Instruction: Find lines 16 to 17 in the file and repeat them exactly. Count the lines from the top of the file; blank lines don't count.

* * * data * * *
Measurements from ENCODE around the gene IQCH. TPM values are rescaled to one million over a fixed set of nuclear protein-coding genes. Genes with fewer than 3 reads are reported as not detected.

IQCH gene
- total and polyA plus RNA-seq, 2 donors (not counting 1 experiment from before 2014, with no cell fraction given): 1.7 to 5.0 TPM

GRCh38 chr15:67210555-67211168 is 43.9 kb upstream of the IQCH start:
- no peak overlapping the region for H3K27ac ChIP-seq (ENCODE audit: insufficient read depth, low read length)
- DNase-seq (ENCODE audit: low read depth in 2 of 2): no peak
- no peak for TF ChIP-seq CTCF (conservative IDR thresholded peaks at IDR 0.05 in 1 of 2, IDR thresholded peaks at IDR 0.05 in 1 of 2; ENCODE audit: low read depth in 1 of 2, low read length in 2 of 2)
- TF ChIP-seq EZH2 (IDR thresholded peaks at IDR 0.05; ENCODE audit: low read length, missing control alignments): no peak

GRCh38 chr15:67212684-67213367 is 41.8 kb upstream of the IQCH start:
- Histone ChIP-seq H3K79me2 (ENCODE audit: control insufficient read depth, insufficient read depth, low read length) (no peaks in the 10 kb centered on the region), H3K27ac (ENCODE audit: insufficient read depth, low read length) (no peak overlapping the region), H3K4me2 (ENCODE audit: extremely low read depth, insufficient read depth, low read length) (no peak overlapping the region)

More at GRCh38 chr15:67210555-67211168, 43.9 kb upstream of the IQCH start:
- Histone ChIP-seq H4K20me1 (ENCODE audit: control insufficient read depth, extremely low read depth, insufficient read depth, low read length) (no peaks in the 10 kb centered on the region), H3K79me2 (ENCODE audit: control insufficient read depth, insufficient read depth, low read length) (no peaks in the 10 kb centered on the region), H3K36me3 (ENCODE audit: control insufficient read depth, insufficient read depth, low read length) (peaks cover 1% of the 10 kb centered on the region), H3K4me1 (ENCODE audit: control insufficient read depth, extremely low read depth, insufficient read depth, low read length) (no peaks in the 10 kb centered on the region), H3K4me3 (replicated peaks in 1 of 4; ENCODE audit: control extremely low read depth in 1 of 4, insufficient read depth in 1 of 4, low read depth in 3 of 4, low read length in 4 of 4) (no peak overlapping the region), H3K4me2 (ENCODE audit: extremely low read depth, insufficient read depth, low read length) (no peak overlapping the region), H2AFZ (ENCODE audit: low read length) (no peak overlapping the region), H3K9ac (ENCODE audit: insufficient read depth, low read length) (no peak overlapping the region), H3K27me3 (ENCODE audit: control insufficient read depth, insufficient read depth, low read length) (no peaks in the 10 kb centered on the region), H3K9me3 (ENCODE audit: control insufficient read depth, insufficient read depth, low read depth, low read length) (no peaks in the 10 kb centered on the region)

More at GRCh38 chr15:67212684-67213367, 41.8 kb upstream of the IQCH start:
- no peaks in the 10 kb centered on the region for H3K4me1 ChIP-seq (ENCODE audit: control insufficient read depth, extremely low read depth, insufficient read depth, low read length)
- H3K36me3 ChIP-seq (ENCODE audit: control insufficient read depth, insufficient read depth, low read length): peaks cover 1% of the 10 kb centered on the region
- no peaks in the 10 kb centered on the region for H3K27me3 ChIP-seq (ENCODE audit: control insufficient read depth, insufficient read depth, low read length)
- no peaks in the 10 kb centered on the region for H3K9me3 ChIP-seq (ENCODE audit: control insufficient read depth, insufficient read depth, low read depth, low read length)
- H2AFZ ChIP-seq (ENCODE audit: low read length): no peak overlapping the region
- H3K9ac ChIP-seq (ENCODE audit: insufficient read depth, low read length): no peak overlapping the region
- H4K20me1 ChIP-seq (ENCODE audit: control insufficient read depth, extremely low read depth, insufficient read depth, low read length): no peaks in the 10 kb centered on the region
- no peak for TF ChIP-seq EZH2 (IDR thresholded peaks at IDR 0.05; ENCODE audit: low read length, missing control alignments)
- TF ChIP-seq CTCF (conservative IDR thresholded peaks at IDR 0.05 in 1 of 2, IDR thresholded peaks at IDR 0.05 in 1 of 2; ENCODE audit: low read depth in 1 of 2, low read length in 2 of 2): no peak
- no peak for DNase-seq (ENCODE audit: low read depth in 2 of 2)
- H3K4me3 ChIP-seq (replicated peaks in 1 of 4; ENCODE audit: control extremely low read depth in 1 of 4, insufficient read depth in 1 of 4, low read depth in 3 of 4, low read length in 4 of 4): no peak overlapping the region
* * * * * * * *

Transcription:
- no peaks in the 10 kb centered on the region for H3K27me3 ChIP-seq (ENCODE audit: control insufficient read depth, insufficient read depth, low read length)
- no peaks in the 10 kb centered on the region for H3K9me3 ChIP-seq (ENCODE audit: control insufficient read depth, insufficient read depth, low read depth, low read length)